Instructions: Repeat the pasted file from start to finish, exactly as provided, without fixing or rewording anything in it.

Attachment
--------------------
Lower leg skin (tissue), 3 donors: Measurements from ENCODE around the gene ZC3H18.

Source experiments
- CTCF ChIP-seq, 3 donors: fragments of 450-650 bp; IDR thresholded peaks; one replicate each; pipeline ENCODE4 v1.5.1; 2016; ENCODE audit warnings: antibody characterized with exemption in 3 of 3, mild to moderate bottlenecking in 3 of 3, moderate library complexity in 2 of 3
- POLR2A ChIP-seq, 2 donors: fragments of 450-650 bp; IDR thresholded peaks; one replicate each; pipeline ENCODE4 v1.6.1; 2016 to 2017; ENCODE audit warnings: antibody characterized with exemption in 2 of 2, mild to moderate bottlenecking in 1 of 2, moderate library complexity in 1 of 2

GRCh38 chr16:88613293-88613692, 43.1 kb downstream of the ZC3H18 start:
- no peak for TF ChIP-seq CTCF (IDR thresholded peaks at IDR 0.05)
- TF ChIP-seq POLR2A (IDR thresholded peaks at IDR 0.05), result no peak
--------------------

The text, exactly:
Lower leg skin (tissue), 3 donors: Measurements from ENCODE around the gene ZC3H18.

Source experiments
- CTCF ChIP-seq, 3 donors: fragments of 450-650 bp; IDR thresholded peaks; one replicate each; pipeline ENCODE4 v1.5.1; 2016; ENCODE audit warnings: antibody characterized with exemption in 3 of 3, mild to moderate bottlenecking in 3 of 3, moderate library complexity in 2 of 3
- POLR2A ChIP-seq, 2 donors: fragments of 450-650 bp; IDR thresholded peaks; one replicate each; pipeline ENCODE4 v1.6.1; 2016 to 2017; ENCODE audit warnings: antibody characterized with exemption in 2 of 2, mild to moderate bottlenecking in 1 of 2, moderate library complexity in 1 of 2

GRCh38 chr16:88613293-88613692, 43.1 kb downstream of the ZC3H18 start:
- no peak for TF ChIP-seq CTCF (IDR thresholded peaks at IDR 0.05)
- TF ChIP-seq POLR2A (IDR thresholded peaks at IDR 0.05), result no peak